Purdue Pharma and Sackler family to pay $6B to victims, survivors, states in opioid settlement
Attorney General William Tong announced Thursday Purdue Pharma and the Sackler family will pay $6 billion to victims, survivors and states for the company's role in the opioid epidemic—40% more than the previously vacated settlement appealed by Connecticut.
This settlement ends two decades of opioid lawsuits, but the victims' families aren't exactly happy.
Liz Fitzgerald of Southington lost two sons to opioids.
"Matt and Kyle were like Irish twins. They weren't twins, but they were always together," said Fitzgerald.
Doctors prescribed Kyle Oxycontin, a drug made by Stamford-based Purdue that's led to half a million overdoses.
"I didn't even know what Oxycontin was or what it could actually do," she said.
Fitzgerald joined Connecticut's attorney general to announce the nationwide opioid settlement.
The family will also give up control of Purdue. The drugmaker itself will get out of the opioid business and be reformed as a new company called Knoa Pharma LLC, owned by the National Opioid Abatement Trust, an entity controlled by creditors of Purdue.
As part of settlement, Sackler family members must attend a court hearing where victims' families will testify. Any building that bears the family name would also be able to remove it without penalty.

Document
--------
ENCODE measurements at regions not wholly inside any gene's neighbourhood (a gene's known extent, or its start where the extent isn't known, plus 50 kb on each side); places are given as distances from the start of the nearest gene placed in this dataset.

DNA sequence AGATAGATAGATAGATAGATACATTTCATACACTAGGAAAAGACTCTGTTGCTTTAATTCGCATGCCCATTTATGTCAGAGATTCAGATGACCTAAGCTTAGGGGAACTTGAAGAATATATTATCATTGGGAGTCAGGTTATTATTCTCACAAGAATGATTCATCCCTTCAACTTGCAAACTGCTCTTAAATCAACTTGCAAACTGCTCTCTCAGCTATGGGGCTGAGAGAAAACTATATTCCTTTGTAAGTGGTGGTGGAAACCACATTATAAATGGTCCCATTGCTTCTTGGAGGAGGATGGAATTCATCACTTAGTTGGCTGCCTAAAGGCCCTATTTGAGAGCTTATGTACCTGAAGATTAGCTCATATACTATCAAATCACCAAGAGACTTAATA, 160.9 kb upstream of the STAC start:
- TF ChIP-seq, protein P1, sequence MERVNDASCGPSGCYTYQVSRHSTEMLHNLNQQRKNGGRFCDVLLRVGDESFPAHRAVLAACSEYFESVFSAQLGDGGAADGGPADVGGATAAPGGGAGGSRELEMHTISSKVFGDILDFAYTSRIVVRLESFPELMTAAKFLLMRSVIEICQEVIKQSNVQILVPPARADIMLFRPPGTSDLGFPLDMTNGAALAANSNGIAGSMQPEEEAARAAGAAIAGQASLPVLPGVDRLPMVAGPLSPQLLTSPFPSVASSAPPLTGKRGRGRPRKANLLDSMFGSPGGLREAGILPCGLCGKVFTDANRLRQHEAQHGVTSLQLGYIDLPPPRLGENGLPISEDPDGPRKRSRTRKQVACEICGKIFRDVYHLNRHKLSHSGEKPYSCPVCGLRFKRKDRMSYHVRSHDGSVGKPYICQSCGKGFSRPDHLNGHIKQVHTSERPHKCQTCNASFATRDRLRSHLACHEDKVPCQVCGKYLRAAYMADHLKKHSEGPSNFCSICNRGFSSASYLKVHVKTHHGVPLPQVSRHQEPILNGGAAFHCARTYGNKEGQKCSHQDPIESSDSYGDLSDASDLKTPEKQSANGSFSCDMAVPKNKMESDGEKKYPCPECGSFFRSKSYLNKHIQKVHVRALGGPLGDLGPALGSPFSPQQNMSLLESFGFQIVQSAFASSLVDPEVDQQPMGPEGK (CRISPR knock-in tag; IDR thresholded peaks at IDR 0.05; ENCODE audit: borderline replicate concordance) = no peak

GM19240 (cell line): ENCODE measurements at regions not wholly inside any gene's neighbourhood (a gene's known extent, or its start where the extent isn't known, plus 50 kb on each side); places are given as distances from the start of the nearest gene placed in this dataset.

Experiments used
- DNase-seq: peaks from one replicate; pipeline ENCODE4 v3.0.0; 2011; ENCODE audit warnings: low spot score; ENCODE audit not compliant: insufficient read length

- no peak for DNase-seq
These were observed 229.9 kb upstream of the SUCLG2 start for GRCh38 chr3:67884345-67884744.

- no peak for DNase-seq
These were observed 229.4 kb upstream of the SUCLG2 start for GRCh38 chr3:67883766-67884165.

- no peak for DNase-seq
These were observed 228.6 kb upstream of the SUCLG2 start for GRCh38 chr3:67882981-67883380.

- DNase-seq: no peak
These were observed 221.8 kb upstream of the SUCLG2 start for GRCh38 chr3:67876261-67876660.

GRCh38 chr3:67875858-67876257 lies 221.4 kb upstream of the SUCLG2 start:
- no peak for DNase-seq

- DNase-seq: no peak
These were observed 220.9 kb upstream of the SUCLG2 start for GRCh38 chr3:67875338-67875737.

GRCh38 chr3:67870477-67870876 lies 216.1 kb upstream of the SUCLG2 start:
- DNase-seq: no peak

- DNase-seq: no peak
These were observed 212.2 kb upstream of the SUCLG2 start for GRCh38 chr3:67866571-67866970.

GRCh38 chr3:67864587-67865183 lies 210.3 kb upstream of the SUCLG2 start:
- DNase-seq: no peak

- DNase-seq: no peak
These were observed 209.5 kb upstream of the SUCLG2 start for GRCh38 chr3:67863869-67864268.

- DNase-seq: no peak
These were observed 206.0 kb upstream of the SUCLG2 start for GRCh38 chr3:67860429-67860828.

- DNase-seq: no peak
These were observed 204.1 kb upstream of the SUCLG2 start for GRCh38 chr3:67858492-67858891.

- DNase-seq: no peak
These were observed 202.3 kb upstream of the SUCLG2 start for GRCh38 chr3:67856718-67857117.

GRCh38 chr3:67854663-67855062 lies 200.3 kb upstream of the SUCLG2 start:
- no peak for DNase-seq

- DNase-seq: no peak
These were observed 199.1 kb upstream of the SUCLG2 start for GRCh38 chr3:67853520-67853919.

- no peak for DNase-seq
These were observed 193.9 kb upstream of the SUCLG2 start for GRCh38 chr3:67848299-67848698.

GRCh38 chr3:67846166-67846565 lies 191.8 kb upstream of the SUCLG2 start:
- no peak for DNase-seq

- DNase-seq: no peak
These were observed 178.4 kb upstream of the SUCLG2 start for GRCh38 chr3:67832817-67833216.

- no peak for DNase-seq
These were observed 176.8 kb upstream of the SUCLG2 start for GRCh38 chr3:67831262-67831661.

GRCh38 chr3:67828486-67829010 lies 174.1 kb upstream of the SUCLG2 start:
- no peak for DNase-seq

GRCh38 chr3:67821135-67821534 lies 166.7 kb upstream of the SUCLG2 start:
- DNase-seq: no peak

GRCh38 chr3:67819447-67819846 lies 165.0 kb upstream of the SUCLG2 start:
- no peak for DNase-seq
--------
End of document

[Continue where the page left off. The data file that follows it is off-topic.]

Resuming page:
The settlement shields the Sackler family from all civil lawsuits, previously a sticking point for Tong.
"I'm incredibly frustrated by this," he said. "You now, frankly, having to sit here right now, I want to keep fighting too."
The Sackler family could still face criminal charges, especially after 30 million internal documents are released as part of the settlement. Tong said criminal investigators have not seen most of the new paperwork, which includes previously confidential company e-mails. He would not comment on whether the Department of Justice already has a criminal probe open.
In a legal filing, the Sacklers issued this statement: "While the families have acted lawfully in all respects, they sincerely regret that Oxycontin, a prescription medicine that continues to help people suffering from chronic pain, unexpectedly became part of an opioid crisis."
Liz Fitzgerald does not believe the family is remorseful.
"They're just trying to pay it off and be done with the families," she said.
Connecticut is getting around $100 million from this settlement. The state will set up a fund for victims to collect damages.